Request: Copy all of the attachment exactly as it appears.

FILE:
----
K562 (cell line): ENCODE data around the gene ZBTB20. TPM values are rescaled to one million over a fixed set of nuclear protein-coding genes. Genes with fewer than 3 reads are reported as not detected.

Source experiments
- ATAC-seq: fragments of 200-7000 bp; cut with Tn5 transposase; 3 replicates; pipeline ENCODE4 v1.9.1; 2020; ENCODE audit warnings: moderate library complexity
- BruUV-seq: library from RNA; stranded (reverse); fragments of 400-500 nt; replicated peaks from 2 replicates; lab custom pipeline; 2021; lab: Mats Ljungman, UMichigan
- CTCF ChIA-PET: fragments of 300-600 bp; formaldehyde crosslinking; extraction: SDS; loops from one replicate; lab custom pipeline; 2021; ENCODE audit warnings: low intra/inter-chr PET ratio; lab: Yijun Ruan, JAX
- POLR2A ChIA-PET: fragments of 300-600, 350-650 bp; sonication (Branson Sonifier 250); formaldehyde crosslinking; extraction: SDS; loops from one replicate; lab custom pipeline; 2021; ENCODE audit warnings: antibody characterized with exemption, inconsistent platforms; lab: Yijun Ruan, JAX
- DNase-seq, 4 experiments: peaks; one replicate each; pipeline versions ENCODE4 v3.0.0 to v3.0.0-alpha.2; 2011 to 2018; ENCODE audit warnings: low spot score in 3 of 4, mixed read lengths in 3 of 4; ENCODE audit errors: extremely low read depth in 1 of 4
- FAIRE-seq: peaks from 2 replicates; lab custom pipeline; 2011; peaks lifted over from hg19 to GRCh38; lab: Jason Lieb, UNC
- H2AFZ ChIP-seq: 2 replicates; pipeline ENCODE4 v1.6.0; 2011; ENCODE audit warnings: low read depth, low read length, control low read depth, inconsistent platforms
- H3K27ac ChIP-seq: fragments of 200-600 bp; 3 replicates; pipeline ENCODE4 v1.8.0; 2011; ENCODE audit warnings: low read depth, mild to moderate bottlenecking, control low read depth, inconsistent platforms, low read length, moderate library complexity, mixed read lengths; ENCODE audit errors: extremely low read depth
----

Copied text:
K562 (cell line): ENCODE data around the gene ZBTB20. TPM values are rescaled to one million over a fixed set of nuclear protein-coding genes. Genes with fewer than 3 reads are reported as not detected.

Source experiments
- ATAC-seq: fragments of 200-7000 bp; cut with Tn5 transposase; 3 replicates; pipeline ENCODE4 v1.9.1; 2020; ENCODE audit warnings: moderate library complexity
- BruUV-seq: library from RNA; stranded (reverse); fragments of 400-500 nt; replicated peaks from 2 replicates; lab custom pipeline; 2021; lab: Mats Ljungman, UMichigan
- CTCF ChIA-PET: fragments of 300-600 bp; formaldehyde crosslinking; extraction: SDS; loops from one replicate; lab custom pipeline; 2021; ENCODE audit warnings: low intra/inter-chr PET ratio; lab: Yijun Ruan, JAX
- POLR2A ChIA-PET: fragments of 300-600, 350-650 bp; sonication (Branson Sonifier 250); formaldehyde crosslinking; extraction: SDS; loops from one replicate; lab custom pipeline; 2021; ENCODE audit warnings: antibody characterized with exemption, inconsistent platforms; lab: Yijun Ruan, JAX
- DNase-seq, 4 experiments: peaks; one replicate each; pipeline versions ENCODE4 v3.0.0 to v3.0.0-alpha.2; 2011 to 2018; ENCODE audit warnings: low spot score in 3 of 4, mixed read lengths in 3 of 4; ENCODE audit errors: extremely low read depth in 1 of 4
- FAIRE-seq: peaks from 2 replicates; lab custom pipeline; 2011; peaks lifted over from hg19 to GRCh38; lab: Jason Lieb, UNC
- H2AFZ ChIP-seq: 2 replicates; pipeline ENCODE4 v1.6.0; 2011; ENCODE audit warnings: low read depth, low read length, control low read depth, inconsistent platforms
- H3K27ac ChIP-seq: fragments of 200-600 bp; 3 replicates; pipeline ENCODE4 v1.8.0; 2011; ENCODE audit warnings: low read depth, mild to moderate bottlenecking, control low read depth, inconsistent platforms, low read length, moderate library complexity, mixed read lengths; ENCODE audit errors: extremely low read depth